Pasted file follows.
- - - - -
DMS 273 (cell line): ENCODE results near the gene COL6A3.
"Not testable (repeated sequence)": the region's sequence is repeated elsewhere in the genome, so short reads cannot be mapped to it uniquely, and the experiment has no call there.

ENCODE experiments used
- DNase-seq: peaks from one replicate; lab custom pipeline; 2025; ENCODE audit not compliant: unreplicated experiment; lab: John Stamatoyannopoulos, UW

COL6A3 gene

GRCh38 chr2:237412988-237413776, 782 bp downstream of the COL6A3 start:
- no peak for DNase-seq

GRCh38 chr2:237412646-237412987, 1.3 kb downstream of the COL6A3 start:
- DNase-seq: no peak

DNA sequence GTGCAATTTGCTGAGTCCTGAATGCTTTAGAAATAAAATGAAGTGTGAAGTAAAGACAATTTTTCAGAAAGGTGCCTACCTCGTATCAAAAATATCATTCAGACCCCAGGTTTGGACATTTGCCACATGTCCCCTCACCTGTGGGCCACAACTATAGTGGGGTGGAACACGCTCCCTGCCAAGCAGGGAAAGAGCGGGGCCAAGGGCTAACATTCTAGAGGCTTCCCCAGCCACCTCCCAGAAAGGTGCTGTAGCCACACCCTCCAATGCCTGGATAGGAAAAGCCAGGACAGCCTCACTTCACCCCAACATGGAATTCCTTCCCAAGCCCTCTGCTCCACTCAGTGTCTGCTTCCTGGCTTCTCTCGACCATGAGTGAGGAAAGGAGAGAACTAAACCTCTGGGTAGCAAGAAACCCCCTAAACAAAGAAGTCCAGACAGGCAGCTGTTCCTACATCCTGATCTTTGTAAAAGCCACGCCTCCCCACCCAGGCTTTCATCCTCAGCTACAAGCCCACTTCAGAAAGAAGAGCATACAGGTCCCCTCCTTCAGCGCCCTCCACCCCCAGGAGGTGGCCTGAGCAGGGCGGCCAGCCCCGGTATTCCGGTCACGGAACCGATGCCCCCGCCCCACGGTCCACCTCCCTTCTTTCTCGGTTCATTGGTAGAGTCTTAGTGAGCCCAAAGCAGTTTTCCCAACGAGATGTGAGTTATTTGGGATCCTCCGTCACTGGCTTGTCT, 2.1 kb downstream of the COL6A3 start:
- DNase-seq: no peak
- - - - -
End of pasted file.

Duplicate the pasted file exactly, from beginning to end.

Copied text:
DMS 273 (cell line): ENCODE results near the gene COL6A3.
"Not testable (repeated sequence)": the region's sequence is repeated elsewhere in the genome, so short reads cannot be mapped to it uniquely, and the experiment has no call there.

ENCODE experiments used
- DNase-seq: peaks from one replicate; lab custom pipeline; 2025; ENCODE audit not compliant: unreplicated experiment; lab: John Stamatoyannopoulos, UW

COL6A3 gene

GRCh38 chr2:237412988-237413776, 782 bp downstream of the COL6A3 start:
- no peak for DNase-seq

GRCh38 chr2:237412646-237412987, 1.3 kb downstream of the COL6A3 start:
- DNase-seq: no peak

DNA sequence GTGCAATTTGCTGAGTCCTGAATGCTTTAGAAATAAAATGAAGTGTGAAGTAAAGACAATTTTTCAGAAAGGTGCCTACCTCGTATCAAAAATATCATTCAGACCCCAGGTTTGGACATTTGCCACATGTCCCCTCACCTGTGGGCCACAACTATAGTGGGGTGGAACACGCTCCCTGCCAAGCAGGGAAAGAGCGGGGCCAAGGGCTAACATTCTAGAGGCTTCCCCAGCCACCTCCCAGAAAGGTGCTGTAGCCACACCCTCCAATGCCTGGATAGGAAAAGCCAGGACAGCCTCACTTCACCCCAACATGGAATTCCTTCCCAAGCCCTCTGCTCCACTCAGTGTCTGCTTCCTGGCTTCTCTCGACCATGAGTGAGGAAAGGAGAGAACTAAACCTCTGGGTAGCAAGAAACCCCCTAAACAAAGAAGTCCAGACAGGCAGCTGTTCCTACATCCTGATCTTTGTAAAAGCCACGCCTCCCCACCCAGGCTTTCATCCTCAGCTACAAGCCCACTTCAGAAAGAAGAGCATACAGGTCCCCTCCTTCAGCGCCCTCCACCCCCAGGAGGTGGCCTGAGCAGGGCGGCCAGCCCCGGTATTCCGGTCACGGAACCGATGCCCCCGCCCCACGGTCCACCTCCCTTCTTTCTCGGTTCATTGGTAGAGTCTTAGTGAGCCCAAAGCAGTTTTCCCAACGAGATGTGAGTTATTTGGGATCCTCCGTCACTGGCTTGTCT, 2.1 kb downstream of the COL6A3 start:
- DNase-seq: no peak